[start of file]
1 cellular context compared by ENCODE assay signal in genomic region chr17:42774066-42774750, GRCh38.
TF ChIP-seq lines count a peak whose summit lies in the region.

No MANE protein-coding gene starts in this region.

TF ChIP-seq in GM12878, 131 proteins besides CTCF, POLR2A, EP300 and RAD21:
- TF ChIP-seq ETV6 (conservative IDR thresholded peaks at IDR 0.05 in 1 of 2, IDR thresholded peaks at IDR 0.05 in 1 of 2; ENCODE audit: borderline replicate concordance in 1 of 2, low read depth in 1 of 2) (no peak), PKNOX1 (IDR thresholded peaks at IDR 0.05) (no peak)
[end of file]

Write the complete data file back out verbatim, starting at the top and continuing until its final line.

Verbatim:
1 cellular context compared by ENCODE assay signal in genomic region chr17:42774066-42774750, GRCh38.
TF ChIP-seq lines count a peak whose summit lies in the region.

No MANE protein-coding gene starts in this region.

TF ChIP-seq in GM12878, 131 proteins besides CTCF, POLR2A, EP300 and RAD21:
- TF ChIP-seq ETV6 (conservative IDR thresholded peaks at IDR 0.05 in 1 of 2, IDR thresholded peaks at IDR 0.05 in 1 of 2; ENCODE audit: borderline replicate concordance in 1 of 2, low read depth in 1 of 2) (no peak), PKNOX1 (IDR thresholded peaks at IDR 0.05) (no peak)